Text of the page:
Few HBCU quarterbacks drafted by NFL

Fred Jeter | 5/20/2016, 1:44 p.m.
The last quarterback from a historically black college or university to be drafted by the NFL was Alabama State University’s ...

The last quarterback from a historically black college or university to be drafted by the NFL was Alabama State University’s Tarvaris Jackson in 2006.

Virginia Union University’s Shawheem Dowdy would like to end that decade-long drought.

There’s no faking the tape measure, scales or radar gun, and Dowdy has what the scouts generally covet — a large, durable frame and a howitzer for an arm.

It helps that Dowdy is also a surprisingly quick, nimble runner, adept at avoiding the rush and a load to bring down.    

Working against Dowdy is the fact that he toils in the NCAA Division II, far removed from college football’s brightest lights.

Still, by any standards, Dowdy is a giant, both physically and statistically.

The 6-foot-4, 225-pound quarterback from Baltimore passed for 2,410 yards and 20 touchdowns in 11 games last season, leading VUU to the NCAA Division II playoffs.

A dual threat, he also ran for 449 yards and four more touchdowns.

VUU’s draft history dates to 1961, when running back Hezekiah Braxton was picked by San Diego.

The Panthers have never had a quarterback drafted, but, in 1955, Leroy Vaughn made an impression on the Baltimore Colts in general — and on future megastar Raymond Berry in particular.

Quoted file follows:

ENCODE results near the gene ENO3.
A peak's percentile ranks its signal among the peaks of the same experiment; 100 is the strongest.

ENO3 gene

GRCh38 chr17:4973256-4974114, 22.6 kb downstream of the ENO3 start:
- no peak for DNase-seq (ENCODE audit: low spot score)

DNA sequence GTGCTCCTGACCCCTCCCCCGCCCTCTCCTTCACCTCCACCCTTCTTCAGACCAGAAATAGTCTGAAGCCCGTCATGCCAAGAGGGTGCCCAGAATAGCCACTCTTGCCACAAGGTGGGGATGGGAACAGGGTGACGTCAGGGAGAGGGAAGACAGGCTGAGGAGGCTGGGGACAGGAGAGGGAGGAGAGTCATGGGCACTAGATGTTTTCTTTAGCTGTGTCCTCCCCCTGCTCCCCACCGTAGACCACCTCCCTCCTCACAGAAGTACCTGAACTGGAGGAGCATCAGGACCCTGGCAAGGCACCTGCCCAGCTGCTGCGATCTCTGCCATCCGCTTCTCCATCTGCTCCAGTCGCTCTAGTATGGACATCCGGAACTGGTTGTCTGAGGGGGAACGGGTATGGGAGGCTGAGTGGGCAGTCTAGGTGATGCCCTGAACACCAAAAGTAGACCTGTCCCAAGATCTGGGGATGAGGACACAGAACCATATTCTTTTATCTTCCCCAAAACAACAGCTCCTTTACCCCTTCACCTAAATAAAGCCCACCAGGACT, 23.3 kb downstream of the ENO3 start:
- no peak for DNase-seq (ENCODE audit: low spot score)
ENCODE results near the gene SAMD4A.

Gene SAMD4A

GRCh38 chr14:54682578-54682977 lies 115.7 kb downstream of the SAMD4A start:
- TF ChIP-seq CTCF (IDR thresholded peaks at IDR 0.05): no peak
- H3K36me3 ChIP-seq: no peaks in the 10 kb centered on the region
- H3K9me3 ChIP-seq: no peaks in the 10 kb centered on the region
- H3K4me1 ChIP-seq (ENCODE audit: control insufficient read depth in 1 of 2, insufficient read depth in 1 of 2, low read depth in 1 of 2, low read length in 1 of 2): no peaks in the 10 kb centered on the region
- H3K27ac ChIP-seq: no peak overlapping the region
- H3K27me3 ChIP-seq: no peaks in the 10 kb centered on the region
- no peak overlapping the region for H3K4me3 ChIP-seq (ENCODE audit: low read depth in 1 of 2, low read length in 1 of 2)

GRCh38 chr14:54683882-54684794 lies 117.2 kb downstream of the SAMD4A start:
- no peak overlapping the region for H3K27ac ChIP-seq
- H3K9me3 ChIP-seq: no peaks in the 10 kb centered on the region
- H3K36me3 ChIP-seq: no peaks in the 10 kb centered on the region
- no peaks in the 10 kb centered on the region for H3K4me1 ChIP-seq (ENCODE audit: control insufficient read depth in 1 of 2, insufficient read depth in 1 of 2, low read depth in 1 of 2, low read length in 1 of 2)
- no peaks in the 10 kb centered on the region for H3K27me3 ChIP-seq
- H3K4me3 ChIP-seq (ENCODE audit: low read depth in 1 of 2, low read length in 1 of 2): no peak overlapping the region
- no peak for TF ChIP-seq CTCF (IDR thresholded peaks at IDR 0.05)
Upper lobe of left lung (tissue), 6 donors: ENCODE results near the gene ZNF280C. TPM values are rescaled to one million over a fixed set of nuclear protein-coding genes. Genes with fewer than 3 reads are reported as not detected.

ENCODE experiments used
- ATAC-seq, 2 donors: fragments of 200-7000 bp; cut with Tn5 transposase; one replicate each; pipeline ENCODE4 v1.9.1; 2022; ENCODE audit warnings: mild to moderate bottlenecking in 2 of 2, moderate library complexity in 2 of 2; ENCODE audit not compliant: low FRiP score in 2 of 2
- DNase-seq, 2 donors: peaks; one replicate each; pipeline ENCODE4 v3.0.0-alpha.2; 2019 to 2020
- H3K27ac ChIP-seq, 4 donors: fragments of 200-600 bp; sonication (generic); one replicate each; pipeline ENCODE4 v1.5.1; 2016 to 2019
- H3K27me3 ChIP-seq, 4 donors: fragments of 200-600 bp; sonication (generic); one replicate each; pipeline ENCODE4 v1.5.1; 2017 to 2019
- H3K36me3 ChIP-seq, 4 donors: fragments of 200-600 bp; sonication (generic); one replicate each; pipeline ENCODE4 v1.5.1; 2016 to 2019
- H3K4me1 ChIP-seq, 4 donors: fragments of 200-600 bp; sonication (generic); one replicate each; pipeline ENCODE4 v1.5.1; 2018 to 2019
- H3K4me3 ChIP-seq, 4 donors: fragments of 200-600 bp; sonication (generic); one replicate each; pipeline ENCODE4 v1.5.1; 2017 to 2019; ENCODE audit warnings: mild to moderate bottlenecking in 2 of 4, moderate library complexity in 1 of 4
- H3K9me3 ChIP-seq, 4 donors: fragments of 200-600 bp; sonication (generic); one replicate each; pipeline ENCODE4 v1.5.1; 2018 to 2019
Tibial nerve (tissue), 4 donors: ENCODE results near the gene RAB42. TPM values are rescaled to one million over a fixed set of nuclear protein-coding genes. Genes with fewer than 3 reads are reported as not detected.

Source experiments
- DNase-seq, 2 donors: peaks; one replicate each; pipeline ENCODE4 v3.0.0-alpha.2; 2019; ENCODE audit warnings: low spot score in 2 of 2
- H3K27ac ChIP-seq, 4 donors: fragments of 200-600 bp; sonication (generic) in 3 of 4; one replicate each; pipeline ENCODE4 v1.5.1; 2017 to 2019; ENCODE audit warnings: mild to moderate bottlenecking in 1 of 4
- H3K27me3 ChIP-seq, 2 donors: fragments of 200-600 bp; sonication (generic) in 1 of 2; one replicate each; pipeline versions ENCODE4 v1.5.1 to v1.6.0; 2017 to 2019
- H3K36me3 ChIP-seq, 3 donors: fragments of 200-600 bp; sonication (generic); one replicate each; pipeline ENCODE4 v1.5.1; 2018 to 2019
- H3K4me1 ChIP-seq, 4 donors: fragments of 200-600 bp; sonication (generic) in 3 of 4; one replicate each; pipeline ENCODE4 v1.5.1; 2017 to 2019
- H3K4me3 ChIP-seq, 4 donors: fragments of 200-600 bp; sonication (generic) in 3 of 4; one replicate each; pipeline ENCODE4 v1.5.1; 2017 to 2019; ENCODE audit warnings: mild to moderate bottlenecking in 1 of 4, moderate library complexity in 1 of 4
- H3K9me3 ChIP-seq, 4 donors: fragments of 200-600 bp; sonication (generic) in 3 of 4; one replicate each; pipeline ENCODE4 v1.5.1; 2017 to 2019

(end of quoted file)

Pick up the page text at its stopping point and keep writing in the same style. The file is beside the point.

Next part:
Becoming fast friends, free agent Vaughn and Berry, drafted out of Southern Methodist University, were rookies at the Colts’ training camp at Western Maryland College.

Prior to a preseason game, Berry and Vaughn had a photo taken at a Woolworth’s booth. A few years ago, Berry came across the old photo and forwarded it to the Baltimore Sun for publishing.

Berry went on to the NFL Hall of Fame. Vaughn, who played at VUU under Coach Tom Harris, spent 1955 on the Colts’ “taxi squad,” meaning he practiced but didn’t play on Sundays.

Vaughn, who now lives in Midlothian and is the father of former Boston Red Sox slugger Mo Vaughn, didn’t miss becoming the first African-American quarterback in the NFL by much.

The first African-American to throw an NFL pass was Willie Thrower (out of Michigan State), who played a few games as a substitute in 1953 with the Chicago Bears.

James Harris, out of Grambling State University, was the first African-American quarterback to start an NFL game when he debuted in 1969 with the Buffalo Bills.

There doesn’t appear to be a “next Steve McNair” (out of Alcorn State University) or a “next Doug Williams” (out of Grambling) on the horizon.

All athletes like Dowdy can do is continue to perform on a high level and hope scouts are more impressed by the quality of their talent than by size of their school.